Saturday, December 08, 2012

Inside Job: Outside Opinion

Chez Buce finally caught up with Charles H. Ferguson's Inside Job last night.  I see that  Rotten Tomatoes rates it  at 98 percent positive--critics; viewer is a mere 90.  I guess you can count me as (to coin a phrase) one of the two percent.  That is: it's not really awful, and it makes a lot of noncontroversial assertions.  Also a few really funny moment, particularly when a couple of guileless professors go all tongue-tied in trying to explain or justify their cushy consulting gigs.

But at the end of the evening, you find yourself asking: so, what did I learn?  The answer is exactly nothing.  You really aren't a bit wiser as to what, exactly, triggered the great uproar of '08--unless you count it as an answer to utter an expletive like "greed."  Aside from that--which, admit it, you could have done before you saw the movie--you are not a bit wiser than you were before,  perhaps less wise insofar as you think yourself moreso.  Put differently--I can't think of a single worthwhile question about the whole affair that was answered or even asked during the entire near-two hours.

By "worthwhile question," I mean things like: why did this crisis metastasize so much further and faster than any other in the postwar period?  What role (if any) can we assign to the government's "expand-homeownership" policies?   Was repeal of Glass Steagall really a factor (and if so, what factor?).  If the Feds had let Bear Stearns would the whole mess have ended more quickly and cheaply?  If the Feds had not let Lehman fail, would we have avoided the financial near-death experience?  What concatenation of factors led so many CEOs to blow up their own companies?  Why Iceland?  And while we are at it, why did Iceland recover so fast?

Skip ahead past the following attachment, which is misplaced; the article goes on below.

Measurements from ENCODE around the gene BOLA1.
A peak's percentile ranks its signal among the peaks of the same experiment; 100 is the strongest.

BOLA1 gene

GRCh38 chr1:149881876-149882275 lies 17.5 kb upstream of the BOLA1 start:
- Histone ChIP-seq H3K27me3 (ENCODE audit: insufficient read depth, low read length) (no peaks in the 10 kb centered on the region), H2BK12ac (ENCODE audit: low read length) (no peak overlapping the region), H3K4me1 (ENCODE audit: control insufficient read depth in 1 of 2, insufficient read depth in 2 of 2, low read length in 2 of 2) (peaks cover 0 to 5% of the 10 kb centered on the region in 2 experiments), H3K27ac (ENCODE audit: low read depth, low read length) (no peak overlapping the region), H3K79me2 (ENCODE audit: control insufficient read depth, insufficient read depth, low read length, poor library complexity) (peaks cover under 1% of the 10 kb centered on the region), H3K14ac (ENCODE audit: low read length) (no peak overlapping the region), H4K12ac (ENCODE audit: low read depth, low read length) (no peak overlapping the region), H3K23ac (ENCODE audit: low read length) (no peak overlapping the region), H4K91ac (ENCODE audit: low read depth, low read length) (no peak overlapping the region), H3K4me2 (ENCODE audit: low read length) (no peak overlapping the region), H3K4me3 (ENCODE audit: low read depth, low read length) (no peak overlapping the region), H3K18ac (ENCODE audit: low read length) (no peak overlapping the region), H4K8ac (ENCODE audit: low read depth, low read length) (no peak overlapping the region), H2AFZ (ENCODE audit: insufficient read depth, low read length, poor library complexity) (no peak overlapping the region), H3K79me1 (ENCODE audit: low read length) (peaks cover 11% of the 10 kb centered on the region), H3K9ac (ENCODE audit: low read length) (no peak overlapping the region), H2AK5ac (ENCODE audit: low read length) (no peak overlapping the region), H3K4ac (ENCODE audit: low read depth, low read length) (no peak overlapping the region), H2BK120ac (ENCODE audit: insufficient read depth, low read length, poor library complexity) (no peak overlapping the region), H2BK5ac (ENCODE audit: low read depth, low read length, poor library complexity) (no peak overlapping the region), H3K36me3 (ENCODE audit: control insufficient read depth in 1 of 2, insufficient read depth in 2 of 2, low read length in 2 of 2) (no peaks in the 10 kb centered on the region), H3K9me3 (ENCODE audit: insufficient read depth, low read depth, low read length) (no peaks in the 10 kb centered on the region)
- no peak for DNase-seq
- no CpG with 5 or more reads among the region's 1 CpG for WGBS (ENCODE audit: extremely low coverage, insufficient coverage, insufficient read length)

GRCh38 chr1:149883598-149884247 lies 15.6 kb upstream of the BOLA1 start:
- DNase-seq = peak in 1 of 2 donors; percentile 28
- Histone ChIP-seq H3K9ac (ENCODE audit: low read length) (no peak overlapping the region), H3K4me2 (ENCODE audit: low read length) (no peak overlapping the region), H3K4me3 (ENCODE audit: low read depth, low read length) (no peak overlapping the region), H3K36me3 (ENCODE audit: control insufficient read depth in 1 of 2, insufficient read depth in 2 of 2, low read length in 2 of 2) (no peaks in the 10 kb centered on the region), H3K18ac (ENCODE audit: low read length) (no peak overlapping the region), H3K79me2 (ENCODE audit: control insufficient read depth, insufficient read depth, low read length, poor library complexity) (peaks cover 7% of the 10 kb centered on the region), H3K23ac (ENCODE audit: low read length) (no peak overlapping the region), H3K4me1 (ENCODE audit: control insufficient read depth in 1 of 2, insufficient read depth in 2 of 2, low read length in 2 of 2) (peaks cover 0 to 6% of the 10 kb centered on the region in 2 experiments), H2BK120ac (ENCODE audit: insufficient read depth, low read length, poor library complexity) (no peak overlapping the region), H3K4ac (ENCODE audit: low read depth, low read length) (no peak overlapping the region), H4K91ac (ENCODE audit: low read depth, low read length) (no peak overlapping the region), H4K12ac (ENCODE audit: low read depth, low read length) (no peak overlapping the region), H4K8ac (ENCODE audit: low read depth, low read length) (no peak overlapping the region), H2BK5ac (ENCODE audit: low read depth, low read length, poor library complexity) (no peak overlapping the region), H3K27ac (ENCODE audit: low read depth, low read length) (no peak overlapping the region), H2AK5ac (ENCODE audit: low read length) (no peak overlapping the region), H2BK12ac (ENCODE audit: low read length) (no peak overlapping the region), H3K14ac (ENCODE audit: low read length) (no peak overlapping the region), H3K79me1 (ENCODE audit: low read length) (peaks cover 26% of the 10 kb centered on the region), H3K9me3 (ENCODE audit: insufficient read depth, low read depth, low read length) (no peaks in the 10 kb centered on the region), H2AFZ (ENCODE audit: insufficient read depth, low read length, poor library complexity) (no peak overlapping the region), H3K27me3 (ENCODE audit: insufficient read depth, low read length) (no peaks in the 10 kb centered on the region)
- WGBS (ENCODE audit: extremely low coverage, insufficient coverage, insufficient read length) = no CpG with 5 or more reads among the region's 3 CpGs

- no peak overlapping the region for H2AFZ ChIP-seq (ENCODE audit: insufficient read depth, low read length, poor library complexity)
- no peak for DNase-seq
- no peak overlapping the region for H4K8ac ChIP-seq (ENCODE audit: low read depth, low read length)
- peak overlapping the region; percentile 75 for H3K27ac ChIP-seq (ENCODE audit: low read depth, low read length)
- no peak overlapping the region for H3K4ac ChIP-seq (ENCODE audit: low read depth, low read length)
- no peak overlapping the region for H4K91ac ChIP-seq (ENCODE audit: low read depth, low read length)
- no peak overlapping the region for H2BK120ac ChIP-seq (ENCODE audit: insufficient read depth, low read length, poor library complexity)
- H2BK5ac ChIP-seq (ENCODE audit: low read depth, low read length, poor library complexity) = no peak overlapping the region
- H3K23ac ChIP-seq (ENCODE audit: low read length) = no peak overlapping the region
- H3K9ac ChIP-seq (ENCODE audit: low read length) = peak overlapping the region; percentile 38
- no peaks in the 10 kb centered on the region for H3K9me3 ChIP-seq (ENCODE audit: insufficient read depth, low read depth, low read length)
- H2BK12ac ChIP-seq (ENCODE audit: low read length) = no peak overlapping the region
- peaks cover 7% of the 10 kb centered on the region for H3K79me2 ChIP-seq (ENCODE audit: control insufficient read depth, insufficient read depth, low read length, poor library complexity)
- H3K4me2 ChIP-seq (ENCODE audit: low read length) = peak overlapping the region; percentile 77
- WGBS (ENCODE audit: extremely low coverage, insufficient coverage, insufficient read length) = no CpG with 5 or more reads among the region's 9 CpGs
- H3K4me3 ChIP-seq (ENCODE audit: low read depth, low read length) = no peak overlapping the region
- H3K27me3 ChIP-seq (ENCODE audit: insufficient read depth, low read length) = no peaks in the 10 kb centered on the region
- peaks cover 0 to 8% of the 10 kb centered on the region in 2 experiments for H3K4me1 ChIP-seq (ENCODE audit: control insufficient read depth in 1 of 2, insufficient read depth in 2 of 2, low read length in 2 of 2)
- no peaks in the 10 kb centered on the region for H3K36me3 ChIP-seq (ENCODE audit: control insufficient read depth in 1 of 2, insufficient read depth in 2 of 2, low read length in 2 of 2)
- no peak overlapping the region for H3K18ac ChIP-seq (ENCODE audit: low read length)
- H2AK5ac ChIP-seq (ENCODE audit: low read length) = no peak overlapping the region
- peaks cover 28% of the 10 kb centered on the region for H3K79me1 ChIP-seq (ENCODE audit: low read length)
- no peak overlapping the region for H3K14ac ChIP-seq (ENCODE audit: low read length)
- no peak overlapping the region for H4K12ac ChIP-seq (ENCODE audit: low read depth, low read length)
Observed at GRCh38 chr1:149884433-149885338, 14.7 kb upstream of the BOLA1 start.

I could go on for pages, and I am sure there are a lot of questions  I wouldn't have thought of then.  I'm not so foolish as to expect ready answers--as the wise men say, we can't agree on the cause of the great depression yet, hard to expect we would have a handle on this its kid brother. But these are the sorts of questions that are worth our time and effort.

It may be that the topic is just too vast for a single film. Fine, then why not cut it down to size?  It may be the topic just doesn't lend itself to audio visual presentation.  But on this point, I'm not persuaded: I recall that PBS did a one-hour special back in '09 on the tussle over derivatives deregulation that was organized, crisp, to the point, and instructive.   Meanwhile, perhaps the final question about Inside Job is why anybody would watch it at all.

No comments: